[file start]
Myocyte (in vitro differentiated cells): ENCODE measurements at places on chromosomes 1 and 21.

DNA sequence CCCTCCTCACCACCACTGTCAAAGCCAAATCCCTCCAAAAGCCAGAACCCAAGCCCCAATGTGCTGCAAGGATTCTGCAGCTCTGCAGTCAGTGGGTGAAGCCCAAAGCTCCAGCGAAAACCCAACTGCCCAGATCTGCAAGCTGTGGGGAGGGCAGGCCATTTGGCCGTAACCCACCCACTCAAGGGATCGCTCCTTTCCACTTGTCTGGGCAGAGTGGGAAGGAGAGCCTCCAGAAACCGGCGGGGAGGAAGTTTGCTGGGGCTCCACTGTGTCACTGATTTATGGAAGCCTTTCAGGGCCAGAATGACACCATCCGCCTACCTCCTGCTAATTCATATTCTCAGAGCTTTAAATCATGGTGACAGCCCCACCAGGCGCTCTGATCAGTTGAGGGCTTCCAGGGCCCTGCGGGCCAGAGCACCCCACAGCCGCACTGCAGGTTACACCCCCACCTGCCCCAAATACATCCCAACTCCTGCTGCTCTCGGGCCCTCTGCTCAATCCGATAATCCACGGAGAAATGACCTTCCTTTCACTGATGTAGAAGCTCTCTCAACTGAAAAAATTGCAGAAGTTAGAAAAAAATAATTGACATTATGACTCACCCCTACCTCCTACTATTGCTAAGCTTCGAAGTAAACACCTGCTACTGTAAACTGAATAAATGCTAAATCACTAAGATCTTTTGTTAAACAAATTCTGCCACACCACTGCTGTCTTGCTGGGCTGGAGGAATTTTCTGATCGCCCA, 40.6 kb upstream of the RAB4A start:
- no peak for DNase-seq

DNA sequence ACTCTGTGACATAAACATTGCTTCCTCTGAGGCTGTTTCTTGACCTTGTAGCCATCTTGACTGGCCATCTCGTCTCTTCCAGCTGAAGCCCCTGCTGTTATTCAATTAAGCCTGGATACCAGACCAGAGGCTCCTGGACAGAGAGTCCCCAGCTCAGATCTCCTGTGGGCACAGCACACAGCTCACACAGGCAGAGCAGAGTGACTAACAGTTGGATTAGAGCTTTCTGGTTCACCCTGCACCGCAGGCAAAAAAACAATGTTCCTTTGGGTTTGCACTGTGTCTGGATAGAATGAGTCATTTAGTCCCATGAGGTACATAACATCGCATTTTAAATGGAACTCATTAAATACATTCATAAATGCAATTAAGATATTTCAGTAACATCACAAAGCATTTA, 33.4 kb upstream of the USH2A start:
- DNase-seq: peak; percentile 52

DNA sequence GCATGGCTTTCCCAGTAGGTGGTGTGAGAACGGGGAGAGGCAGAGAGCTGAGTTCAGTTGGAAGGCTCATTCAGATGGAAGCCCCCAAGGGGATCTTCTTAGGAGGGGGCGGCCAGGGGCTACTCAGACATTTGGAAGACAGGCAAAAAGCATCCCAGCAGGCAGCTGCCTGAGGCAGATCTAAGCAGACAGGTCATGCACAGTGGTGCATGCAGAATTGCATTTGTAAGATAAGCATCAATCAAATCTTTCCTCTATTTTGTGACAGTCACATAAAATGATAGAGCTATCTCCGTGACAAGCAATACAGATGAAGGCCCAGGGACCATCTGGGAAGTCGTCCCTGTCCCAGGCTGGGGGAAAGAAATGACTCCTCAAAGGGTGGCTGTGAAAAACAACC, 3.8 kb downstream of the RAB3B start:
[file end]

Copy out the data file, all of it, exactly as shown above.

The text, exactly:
Myocyte (in vitro differentiated cells): ENCODE measurements at places on chromosomes 1 and 21.

DNA sequence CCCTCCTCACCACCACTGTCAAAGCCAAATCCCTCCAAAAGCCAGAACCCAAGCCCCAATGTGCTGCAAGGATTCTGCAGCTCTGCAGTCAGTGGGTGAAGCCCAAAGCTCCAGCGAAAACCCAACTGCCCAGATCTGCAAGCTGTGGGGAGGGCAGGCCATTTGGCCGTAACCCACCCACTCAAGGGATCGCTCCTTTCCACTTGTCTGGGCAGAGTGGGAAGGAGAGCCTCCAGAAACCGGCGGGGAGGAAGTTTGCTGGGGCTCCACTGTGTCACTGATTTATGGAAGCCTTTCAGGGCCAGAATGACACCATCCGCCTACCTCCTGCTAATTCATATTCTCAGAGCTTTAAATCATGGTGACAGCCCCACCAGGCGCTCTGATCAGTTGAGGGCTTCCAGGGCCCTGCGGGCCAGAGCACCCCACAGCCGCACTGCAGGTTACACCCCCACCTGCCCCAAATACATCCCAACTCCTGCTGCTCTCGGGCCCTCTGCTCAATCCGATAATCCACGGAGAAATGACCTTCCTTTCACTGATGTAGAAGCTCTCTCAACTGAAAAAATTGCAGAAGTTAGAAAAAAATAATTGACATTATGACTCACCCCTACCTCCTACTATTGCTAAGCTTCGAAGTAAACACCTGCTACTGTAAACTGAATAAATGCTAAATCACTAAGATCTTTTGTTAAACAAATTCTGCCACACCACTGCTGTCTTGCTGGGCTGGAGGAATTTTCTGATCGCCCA, 40.6 kb upstream of the RAB4A start:
- no peak for DNase-seq

DNA sequence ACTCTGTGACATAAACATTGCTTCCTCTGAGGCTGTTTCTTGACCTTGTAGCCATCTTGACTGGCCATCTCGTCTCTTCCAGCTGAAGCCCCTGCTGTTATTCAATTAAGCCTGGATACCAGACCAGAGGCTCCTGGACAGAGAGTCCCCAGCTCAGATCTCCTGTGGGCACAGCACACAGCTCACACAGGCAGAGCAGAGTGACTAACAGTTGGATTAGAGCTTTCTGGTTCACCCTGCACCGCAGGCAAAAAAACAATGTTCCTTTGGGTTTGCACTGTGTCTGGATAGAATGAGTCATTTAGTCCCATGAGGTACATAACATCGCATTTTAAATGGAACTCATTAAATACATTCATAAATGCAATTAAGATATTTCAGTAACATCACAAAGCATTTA, 33.4 kb upstream of the USH2A start:
- DNase-seq: peak; percentile 52

DNA sequence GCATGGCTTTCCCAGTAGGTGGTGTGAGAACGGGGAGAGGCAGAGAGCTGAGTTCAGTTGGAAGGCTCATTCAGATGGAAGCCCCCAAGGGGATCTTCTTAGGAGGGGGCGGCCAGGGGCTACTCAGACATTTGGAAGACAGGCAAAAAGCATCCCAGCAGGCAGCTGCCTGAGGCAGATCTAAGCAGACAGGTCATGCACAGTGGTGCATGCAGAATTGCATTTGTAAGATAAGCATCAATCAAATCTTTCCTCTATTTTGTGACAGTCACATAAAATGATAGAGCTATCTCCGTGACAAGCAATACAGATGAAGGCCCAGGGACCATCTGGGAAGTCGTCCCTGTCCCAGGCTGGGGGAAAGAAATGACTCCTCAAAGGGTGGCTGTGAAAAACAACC, 3.8 kb downstream of the RAB3B start: